If the title to this entry grabbed your attention, then you must be someone that likes to run! I saw this sign on the pavement when I was running on Tuesday, and really wanted to incorporate it somehow into my next blog entry, so here it is! 😉
It has been awhile since I wrote, and while unintentional, I have just been extremely busy living life and running.
I had been recently training for an upcoming 5K, which unfortunately got cancelled yesterday (boo)! At this point, I am up in the air as to when I will be able to run a timed 5K this year. In the meantime, I do have a scheduled (timed) 10K on the horizon in June, so there is that.
Quick recap of what has been going on.
At the end of March/beginning of April I started having a familiar not-so-friendly feeling in my right foot, like I was perhaps getting a stress fracture again. This happened back in 2014 and meant I didn’t run for about two agonizing months. To take extra precautions I went ahead and scheduled an appointment with my ortho doc ASAP. Results: no fracture on the x-ray, and after 2 weeks of (on again off again) wearing of a CAM boot, the results were the same, though this time, no pain after about a week (hence the “off again” part of wearing the boot), as it had apparently resolved itself. My conclusion (and after listening to several episodes of a podcast called “Doc on the Run”): inflamed tendons/ligaments. I’m sure there is a more scientific or scholarly description for what I had, but I haven’t gone to medical school for such things, so I’ll just leave it at that.
By mid-April I was back at running again on a pretty regular basis, along with strength training (yay Body Pump class!). Getting back into my normal exercise routine always gives me a sense of contentment. Anyway, I was moving along with my regular, predictable routine, when BAM, my mom called to ask to take her to the hospital where my dad was at with their car.
He had failed his stress test. Result: he needed open heart surgery.
This turned into a rather hectic, unpredictable schedule for about 10 days as my dad had to stay in the hospital awaiting surgery, since he was apparently the “healthiest” of the heart patients (no other underlying medical conditions) and the doctor only completed two of these type of surgeries a day. So after patiently waiting in the hospital five days, my dad had triple bypass heart surgery on April 30th.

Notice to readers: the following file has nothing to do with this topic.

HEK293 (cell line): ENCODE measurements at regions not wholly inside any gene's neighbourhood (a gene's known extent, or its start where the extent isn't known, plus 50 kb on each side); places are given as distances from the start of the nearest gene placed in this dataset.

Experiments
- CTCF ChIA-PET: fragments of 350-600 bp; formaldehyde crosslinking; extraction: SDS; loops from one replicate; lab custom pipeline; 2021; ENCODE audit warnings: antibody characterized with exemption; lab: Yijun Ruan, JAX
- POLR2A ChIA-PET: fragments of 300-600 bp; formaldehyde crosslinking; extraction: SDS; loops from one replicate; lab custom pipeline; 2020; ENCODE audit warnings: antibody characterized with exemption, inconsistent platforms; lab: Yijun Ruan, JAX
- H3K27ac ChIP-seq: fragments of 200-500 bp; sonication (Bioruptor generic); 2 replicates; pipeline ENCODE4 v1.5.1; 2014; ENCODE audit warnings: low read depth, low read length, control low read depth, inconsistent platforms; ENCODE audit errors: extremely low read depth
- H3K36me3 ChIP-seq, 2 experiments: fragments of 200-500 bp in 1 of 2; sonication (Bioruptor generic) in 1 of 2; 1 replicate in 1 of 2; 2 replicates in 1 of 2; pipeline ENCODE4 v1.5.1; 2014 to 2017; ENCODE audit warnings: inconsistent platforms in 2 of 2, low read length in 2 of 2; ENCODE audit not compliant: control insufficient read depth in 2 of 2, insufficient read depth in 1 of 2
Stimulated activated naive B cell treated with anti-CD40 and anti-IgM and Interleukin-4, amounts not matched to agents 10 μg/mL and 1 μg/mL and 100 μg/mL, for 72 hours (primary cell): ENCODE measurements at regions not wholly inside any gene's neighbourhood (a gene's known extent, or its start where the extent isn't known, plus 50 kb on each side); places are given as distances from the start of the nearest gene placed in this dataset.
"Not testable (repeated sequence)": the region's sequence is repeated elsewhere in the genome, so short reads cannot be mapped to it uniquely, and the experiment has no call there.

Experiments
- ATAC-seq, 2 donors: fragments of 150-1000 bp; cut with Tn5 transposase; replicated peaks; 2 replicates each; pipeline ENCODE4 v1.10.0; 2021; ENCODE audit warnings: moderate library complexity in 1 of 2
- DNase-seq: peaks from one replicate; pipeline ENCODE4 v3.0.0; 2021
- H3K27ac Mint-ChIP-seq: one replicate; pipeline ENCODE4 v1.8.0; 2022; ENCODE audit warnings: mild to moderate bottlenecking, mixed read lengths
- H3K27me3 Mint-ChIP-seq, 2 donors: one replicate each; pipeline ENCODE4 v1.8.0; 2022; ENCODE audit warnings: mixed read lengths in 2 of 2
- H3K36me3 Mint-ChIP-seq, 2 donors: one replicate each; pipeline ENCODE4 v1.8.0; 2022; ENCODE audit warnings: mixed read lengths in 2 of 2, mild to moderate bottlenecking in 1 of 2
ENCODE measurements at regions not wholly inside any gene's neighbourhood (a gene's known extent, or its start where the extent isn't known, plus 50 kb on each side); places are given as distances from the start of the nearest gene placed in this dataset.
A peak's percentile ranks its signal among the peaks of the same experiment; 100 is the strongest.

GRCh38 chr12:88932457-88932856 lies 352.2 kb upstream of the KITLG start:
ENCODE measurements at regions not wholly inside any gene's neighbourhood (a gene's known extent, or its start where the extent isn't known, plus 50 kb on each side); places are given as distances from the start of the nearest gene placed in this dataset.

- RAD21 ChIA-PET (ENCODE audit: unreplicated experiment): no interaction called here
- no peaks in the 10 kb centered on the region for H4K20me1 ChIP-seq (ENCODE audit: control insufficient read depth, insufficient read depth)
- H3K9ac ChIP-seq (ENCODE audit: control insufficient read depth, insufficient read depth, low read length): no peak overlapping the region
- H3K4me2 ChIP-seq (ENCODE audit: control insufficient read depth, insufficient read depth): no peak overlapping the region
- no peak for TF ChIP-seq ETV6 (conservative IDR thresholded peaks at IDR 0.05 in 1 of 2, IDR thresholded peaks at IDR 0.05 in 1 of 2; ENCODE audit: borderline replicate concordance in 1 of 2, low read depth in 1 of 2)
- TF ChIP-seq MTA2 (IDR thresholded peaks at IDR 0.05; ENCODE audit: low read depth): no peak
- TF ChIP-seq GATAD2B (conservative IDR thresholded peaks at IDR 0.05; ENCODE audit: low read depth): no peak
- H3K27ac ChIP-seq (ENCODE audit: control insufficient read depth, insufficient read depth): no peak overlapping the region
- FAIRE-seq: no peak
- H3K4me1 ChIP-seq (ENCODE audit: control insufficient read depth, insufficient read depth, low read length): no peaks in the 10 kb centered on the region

The feeling when the medical personnel come into the waiting room and tell you that they have him “opened up” and are “getting started”…whew, that was tough! Then, they mention he’s “on bypass”…the feeling is pretty damn close to how it might feel if one were to actually lose a parent. It’s surreal, scary, and you feel helpless, and just hope the doctor really does know what the heck he is doing.
Then the doctor comes in after all is said and done (around 5.5 hours later), and says, in a very matter-of-fact way “it went well, and he is in recovery”. Just like that. Did I mention this doctor is probably younger than me? I’m not even 40. I don’t think I’ve felt so impressed by someone’s ability to practice medicine since, well, probably ever. My mom thanked him profusely and acted like she wanted to hug him, but shook his hand instead. 🙂
My feelings now are nothing short of just absolute gratefulness. Grateful that he happened to be having a stress test for life insurance (good idea Mom), because had he not, he may have just been walking along one day soon, and his heart would have just given up on him. Grateful that there are people that can help those with ischemic heart disease and give my dad a better quality of life. Grateful that my dad is looking at this positively and looking forward to possibly getting back into more intense cardio, after having to watch his heart rate carefully for the past 17 years, since he had a legit heart attack and had to have a stent put in, back in 2001.
So grateful that I still have time with my dad. He says maybe he can run again now. If he can, great, if not, that’s cool too. I am just glad I get more time to chat with about topics ranging from the highly interesting to the mundane. So glad because even though I can take care of myself now, I really need him around as long as possible. Let’s face it, there never seems to be enough time with a loved one (especially a parent-or so I’ve heard…I’m blessed to still have both of mine so far).
I hope he is able to stick around to watch me run a marathon someday. Maybe after his required 3 months of “not lifting anything over 10 lbs”, we can go for a “light jog”. 😉 But seriously, a walk would do just fine!
In the meantime, I will continue to run my a$$ off for myself as well as for all of those that can’t. After my dad’s experience I’m even more thankful for my health. Thanks in large part to his influence, I’m an opinionated, kind-hearted, social go-getter with a sense of humor that happens to love to run.
Next time you go for a run, remember all those that cannot run and “go go gadget legs”!